The worshipful obedience of Israel does not end there, but when God’s people are truly stirred by the Word of God they go beyond what the Word requires—READ Ezra 3.5, 7. The people even gave to unbelieving non-Israelites! Once again they went above and beyond what was required of them. We are talking about radical generosity. They did not have to provide “freewill offerings” and they did not have to provide for these non-Israelites. This radical generosity became another act of Worship.


Now let’s not forget that Ezra is set in the context of the “Writings” which means that is closely related to Wisdom literature. Solomon in II Chronicles 2 offered to send to the king of Tyre some wheat, barely, oil, and wine as a gift. He did not have to pay them anymore for the materials they would receive from them, but he gave out of an overflow of joy.


Any good business relationship requires some wisdom. One of the ways you can keep your relationship good is going beyond what is required. When I was a waiter I had times when I or the kitchen messed a customers order. Now I had customers who were not upset at all. But just to make sure they had a good experience I would go out of my way to get them some free dessert or find a way to get a portion of their meal take off their bill. I did NOT have to do those things, but there was an element of wisdom there.


So while there is an overflow of joy to bless others there is also some wisdom God is using through the leaders and people to keep healthy relationships. Heartfelt worship will allow for these types of freedom.


Once again healthy instruction in God’s Word helps us gain this type of wisdom. We see phrases like—“They appointed the supervise the work” (Ezra 3.8). Then once again in Ezra 3.10 we see the phrase, “according to the directions of David king of Israel.” When we remember the Story we are in it helps us remember we have been given a new identity. For instance, if you believe you are a child of Abraham then you believe you are blessed to be a blessing (Gen 12.3).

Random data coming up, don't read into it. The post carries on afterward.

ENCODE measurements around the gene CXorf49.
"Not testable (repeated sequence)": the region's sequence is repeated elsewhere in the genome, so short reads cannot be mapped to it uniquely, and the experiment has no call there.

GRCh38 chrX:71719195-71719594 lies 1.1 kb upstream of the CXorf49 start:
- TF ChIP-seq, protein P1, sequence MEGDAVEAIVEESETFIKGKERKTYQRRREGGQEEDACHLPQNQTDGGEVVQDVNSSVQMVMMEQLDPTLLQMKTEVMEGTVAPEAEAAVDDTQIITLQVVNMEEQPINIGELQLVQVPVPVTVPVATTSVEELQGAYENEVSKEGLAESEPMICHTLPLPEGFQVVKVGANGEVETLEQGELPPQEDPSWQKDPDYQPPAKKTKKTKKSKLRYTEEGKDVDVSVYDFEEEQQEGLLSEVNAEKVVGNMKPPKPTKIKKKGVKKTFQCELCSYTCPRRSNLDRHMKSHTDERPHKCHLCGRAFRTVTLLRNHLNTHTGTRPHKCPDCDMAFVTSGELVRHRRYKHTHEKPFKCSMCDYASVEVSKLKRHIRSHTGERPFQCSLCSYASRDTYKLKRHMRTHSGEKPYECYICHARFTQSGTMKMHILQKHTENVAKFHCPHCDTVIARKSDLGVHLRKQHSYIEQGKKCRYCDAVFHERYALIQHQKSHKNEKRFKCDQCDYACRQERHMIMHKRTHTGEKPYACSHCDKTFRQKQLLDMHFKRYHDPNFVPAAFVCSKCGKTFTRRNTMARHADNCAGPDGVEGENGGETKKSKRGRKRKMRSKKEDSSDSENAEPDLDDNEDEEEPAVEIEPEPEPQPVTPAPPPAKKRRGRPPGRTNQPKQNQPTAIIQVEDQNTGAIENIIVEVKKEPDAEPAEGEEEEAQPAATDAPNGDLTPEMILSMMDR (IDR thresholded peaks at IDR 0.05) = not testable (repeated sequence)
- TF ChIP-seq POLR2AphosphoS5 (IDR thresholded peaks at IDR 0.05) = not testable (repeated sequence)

So how do you become a child of Abraham? It comes through the better David. The TRUE and BETTER Israel. Therefore, God is good to us. His steadfast love endures forever toward because of Christ!


3. Liturgy Opens the Floodgates of Our Hearts—Ezra 3.11b-13.

Some of you may know this, but I grew up with VERY charismatic parents. They had strong convictions about the spiritual gifts and the role of the Spirit of God in the life of the Christian. I think for a long time I was afraid of orderly worship or spiritual disciplines because I thought it would take away from the emotional experiences I was having with God. But as I have matured in my faith I found that is not the case. In fact when I was younger I lived more in doubt and fears because I had nothing to govern my emotions. Now I believe the liturgies of my life help keep me consistent, steady, and faithful. When I get away from my spiritual disciplines or liturgical lifestyle I more prone to wonder, prone to leave the God I love.


I think the end of this chapter reinforces this idea—READ Ezra 3.11b-13. I mean 5 times it used the word “shout”. 11 times we see the author use words that describe VERY strong emotions. This is what happens when we stay within the Story. When we live in the real world—God’s story we have deeper experiences then living in our own. This does not mean that all of our emotions will be praise and thinking about how awesome God is. No, some of them will be deep emotions of sorrow. It says in Ezra 3.12 that the older people see the foundations of the Temple and began weeping LOUDLY. Why is that? There are different theories, but the most likely to me is that the these older saints saw the former Temple and saw this was not nearly as great. They are remembering that their sin was what caused the destruction of the former Temple. When was the last time you were so broken over your sin that you began weeping LOUDLY? Worship is not always about some happy experience, on, many times it is about sanctification. It is about God revealing to us our weaknesses so we can experience TRUE joy being conformed into the image of God’s Son. True growth will ALWAYS hurt friends.


But the other part to keep in mind is that these older saints might also know the words of the prophet in Ezekiel 40 and beyond. In the book of Ezekiel we read about a MASSIVE Temple that would larger than the entire United States. It is describing the NEW heavens and NEW earth. It is describing when God will live among His people again. So while God has restored them to the Promised Land He is still not fully dwelling among His people. This is where we can relate to them. We know our sin is what caused the destruction of Christ the True Temple. We still live in a world FULL of sin. So when we see our sin, or even the sin of others it should cause our HEARTS to WEEP and long for something better. So we are a people full joy and sorrow. Joy because we promised something better, but sorrow because it is not here yet.